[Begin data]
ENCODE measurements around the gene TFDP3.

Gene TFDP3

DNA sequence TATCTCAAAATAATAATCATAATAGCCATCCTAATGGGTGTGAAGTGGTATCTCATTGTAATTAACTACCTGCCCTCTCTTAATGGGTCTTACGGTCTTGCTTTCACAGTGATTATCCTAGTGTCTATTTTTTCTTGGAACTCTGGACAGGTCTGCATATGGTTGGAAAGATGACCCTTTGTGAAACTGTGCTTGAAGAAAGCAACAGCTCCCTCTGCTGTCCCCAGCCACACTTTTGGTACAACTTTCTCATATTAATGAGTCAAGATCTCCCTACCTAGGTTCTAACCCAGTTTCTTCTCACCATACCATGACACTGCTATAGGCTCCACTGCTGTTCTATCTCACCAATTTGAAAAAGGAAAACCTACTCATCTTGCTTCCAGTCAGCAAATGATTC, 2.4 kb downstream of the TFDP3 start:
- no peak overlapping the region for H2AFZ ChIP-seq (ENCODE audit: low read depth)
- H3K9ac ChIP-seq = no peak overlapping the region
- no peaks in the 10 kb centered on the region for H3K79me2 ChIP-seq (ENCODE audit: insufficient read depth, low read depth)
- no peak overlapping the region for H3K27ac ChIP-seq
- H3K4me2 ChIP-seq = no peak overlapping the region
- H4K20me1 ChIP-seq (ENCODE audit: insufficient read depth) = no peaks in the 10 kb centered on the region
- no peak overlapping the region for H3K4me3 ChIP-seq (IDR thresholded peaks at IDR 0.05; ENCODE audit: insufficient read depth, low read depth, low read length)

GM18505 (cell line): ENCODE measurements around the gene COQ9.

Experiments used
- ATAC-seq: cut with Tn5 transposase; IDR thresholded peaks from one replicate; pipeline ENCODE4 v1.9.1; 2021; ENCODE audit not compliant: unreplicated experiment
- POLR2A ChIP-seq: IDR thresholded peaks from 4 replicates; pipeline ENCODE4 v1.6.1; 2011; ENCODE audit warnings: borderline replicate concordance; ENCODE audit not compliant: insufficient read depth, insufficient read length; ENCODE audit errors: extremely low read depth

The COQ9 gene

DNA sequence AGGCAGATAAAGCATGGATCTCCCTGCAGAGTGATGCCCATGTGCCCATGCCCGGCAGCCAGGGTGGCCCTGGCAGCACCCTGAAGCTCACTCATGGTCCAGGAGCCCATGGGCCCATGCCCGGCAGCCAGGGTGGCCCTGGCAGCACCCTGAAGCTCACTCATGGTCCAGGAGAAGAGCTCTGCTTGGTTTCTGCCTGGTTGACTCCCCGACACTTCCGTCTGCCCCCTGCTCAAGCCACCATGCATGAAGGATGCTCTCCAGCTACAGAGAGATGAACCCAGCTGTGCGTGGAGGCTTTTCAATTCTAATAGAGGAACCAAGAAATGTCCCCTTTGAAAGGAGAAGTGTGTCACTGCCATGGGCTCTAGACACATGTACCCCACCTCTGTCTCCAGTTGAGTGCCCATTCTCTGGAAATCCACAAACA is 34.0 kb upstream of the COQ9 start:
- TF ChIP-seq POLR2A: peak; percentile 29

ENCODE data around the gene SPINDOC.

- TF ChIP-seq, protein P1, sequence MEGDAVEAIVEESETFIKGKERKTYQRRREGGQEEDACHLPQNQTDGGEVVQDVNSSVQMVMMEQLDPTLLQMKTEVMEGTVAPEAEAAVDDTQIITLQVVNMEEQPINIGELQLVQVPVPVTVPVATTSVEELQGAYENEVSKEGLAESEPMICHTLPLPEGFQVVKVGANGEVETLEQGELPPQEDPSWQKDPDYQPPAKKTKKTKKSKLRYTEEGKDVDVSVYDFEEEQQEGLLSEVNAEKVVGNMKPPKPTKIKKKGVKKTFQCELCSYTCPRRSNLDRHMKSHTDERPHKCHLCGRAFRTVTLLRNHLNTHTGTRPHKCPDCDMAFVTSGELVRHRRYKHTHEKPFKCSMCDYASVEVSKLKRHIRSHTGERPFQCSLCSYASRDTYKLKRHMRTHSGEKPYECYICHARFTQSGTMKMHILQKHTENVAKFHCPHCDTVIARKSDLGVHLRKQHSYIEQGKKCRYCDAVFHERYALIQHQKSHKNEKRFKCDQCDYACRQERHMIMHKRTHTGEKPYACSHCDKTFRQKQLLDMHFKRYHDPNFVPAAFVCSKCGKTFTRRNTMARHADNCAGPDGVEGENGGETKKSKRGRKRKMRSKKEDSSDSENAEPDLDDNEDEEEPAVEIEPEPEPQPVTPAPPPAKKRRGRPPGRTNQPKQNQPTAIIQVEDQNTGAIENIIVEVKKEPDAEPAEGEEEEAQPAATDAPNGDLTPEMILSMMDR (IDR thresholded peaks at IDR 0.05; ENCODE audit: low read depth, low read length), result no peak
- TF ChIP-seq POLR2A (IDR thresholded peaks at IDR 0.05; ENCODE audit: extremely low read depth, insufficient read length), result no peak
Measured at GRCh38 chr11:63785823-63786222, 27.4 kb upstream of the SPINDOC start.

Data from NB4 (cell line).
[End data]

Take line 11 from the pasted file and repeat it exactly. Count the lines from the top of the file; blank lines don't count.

GM18505 (cell line): ENCODE measurements around the gene COQ9.